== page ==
- Amoeba!! Scar will customize to whatever configuration your looking for, and will be there well after your purchase. May even be able to put extra battery insulation for more protection from the cold

    - Any of the Bajadesigns products will give you the durability you should be happy with. Shannon may also be able to increase battery protection.

    - Dinotte Xm-L3 is another high quality light and very well priced.

    There are so many more to choose from, but these three are a good start. I can say that from all the lights i've used, repetitive rides in cold weather has decreased run times a little bit along with age and cycles. Alway best to get a battery with extra capacity as they are going to loose some with use, age,and ambiant tempuratures you ride in.Cheers!!!

  7. #7
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    Quote Originally Posted by Vancbiker View Post

    "Cold temperature increases the internal resistance and diminishes the capacity. Batteries that would provide 100 percent capacity at 27C (80F) will typically deliver only 50 percent at 18C (0F). The capacity decrease is linear with temperature."

    Score one for dumb luck!
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  8. #8
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    Quote Originally Posted by Lagopus Lagopus View Post
    I have a cygolite 740 turbo. When it gets cold (below 5 degrees or so) battery life drops dramatically. Yesterday, at 10 below, I only got about 20 minutes on the low setting, from a full charge.
    Anybody have better experience with a light they would like to reccommend?
    First you need to clarify what temperature scale you are using ( F. or Celsius ) so everyone is on the same page. Dude, if you are riding at -10F you are one hard core fellow!

    Years ago I used to try to do rides with temps in the lower 20F range. Even at that temperature the voltage monitor leds on the light heads go ga-ga and the run times are generally shorter. I tried everything I could think of to insulate/isolate the batteries....I wrapped them in thermal foam and used an insulated battery bag. Nothing I did seemed to make a whole lot of difference. I even tried chemical hand warmers. Unfortunately those don't work well unless they get a good supply of oxygen.

    One of the problems is the battery cord itself. The wire gets cold and acts as a heat sink. Eventually the cold travels all the way to the battery. As far as bar lights go there doesn't seem a whole lot you can do other than carry a spare battery inside your jacket ( next to your body ) and switch out after about a half hour. Even so, I doubt this will work well at minus 10F.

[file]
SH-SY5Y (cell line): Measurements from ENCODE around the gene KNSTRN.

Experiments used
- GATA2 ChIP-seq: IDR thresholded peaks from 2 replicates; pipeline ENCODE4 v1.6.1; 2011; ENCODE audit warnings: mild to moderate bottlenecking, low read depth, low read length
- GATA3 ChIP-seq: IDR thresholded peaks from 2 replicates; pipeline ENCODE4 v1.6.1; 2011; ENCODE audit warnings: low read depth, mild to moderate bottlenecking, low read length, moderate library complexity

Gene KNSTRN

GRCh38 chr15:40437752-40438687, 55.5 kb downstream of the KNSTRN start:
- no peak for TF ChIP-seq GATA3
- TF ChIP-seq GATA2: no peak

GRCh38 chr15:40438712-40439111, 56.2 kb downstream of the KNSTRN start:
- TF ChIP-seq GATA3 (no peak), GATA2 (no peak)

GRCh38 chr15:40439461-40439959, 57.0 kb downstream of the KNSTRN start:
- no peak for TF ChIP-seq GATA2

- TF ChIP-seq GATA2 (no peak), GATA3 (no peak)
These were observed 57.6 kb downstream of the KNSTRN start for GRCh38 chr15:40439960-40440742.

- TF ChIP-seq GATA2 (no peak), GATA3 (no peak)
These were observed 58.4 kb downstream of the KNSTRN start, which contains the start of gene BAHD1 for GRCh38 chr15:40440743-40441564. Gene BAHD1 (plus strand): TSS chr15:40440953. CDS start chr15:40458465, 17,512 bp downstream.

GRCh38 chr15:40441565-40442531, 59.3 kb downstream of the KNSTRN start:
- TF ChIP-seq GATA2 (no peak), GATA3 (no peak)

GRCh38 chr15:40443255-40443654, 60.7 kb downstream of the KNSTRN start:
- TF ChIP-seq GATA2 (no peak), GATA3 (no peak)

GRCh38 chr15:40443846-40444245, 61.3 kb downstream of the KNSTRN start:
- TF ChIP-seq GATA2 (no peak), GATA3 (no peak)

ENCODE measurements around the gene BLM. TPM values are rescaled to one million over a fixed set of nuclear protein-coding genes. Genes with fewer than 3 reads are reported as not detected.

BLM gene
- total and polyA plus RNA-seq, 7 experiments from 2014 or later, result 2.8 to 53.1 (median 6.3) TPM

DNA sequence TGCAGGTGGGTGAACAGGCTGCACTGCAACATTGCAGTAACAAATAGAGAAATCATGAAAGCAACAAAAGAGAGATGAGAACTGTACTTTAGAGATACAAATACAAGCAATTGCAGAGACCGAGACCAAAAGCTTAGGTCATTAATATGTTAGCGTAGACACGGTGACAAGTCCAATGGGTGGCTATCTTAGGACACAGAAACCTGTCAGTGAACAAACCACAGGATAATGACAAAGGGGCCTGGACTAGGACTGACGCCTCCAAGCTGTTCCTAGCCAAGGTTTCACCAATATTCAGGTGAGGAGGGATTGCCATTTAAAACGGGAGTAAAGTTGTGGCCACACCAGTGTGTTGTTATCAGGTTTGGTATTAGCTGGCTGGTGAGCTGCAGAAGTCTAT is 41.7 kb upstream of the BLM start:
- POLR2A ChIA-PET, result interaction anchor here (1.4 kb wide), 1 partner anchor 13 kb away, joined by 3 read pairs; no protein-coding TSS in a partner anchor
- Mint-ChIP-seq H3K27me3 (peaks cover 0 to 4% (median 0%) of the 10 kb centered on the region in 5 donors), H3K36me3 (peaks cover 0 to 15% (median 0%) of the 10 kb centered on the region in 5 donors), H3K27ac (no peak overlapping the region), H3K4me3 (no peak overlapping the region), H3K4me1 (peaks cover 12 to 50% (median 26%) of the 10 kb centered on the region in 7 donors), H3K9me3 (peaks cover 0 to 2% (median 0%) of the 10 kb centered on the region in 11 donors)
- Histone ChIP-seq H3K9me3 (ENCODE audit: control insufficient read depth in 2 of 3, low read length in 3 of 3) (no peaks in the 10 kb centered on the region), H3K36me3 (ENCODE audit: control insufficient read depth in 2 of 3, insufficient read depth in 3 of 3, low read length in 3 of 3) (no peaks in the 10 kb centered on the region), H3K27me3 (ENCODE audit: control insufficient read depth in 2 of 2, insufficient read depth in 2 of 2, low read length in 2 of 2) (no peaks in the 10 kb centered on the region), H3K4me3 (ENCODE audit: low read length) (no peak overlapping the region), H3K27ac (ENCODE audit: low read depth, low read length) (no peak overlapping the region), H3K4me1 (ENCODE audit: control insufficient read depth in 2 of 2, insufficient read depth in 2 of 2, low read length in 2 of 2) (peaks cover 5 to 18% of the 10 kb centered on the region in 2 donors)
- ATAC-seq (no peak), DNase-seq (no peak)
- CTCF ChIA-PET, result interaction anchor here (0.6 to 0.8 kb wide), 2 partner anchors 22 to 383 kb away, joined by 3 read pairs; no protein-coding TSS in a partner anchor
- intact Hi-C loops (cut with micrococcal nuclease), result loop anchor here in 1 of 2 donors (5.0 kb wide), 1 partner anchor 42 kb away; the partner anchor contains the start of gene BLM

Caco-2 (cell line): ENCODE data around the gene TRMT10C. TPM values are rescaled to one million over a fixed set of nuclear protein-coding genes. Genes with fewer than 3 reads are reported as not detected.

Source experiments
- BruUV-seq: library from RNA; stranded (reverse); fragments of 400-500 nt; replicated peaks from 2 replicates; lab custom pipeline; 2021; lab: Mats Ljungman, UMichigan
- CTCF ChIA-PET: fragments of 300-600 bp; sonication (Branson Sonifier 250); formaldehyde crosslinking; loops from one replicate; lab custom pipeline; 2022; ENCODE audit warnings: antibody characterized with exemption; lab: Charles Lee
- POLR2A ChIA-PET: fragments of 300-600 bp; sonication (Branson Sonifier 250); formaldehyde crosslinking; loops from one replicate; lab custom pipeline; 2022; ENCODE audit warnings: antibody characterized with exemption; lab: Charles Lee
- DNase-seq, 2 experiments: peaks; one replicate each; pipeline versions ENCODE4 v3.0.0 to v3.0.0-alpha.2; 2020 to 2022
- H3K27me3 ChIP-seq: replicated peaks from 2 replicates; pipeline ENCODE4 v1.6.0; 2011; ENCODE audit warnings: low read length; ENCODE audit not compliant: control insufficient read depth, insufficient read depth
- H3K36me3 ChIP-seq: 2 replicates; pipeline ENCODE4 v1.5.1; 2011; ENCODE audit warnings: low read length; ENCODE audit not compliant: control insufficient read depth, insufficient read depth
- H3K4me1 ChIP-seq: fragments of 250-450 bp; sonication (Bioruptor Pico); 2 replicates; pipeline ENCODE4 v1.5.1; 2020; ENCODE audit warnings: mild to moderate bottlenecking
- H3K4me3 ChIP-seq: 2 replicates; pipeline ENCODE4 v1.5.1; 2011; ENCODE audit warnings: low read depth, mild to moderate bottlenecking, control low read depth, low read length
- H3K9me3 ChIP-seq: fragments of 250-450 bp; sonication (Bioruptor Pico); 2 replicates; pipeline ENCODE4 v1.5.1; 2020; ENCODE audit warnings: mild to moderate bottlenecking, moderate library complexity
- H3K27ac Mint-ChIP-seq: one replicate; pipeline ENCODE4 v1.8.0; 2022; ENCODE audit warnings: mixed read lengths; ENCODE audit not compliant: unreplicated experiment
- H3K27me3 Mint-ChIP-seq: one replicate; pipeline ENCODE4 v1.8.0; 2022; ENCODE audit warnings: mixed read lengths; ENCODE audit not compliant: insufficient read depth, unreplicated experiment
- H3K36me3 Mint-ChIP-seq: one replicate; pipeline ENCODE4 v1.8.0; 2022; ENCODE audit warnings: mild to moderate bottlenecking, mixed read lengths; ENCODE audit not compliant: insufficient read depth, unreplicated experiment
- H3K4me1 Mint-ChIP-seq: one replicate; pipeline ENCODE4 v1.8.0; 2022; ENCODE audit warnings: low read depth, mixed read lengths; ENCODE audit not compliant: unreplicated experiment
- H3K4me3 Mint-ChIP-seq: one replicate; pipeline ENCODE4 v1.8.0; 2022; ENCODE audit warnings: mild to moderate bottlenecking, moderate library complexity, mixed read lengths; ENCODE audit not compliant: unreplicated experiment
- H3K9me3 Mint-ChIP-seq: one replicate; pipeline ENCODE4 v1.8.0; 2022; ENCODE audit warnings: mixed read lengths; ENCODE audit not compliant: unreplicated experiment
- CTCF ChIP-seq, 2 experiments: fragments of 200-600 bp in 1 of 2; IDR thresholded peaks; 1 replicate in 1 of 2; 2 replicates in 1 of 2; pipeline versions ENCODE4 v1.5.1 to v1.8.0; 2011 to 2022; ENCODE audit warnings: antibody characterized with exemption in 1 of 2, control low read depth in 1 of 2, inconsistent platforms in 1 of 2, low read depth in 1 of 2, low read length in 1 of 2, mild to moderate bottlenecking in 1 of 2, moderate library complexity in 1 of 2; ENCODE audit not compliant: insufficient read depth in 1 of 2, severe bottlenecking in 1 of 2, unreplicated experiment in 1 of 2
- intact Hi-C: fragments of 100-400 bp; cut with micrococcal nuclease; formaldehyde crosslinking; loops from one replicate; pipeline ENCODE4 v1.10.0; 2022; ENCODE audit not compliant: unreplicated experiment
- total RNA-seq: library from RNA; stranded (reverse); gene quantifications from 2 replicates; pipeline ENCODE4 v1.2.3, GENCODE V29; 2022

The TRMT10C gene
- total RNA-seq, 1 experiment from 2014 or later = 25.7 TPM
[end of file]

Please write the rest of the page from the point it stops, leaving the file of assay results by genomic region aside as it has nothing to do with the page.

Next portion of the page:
9. #9
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    One more thing to consider...

    Don't forget that if you're charging the battery at a cold temps, the amount of "full" charge will be limited as well. Charging in a cold garage, bad... charging inside at room temp, good!

    Also, if you're serious about riding in the cold and need the batteries to stay warm, you might try putting it in a sock with a few of these:

    http://www.amazon.com/HeatMax-Hot-Ha.../dp/B0007ZF4OA

    They work amazingly well. Just above body temp heat for hours and activated by air.
    JFWIW

  10. #10
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    Quote Originally Posted by Cat-man-do View Post
    First you need to clarify what temperature scale you are using ( F. or Celsius ) so everyone is on the same page. Dude, if you are riding at -10F you are one hard core fellow!

    Years ago I used to try to do rides with temps in the lower 20F range. Even at that temperature the voltage monitor leds on the light heads go ga-ga and the run times are generally shorter. I tried everything I could think of to insulate/isolate the batteries....I wrapped them in thermal foam and used an insulated battery bag. Nothing I did seemed to make a whole lot of difference. I even tried chemical hand warmers. Unfortunately those don't work well unless they get a good supply of oxygen.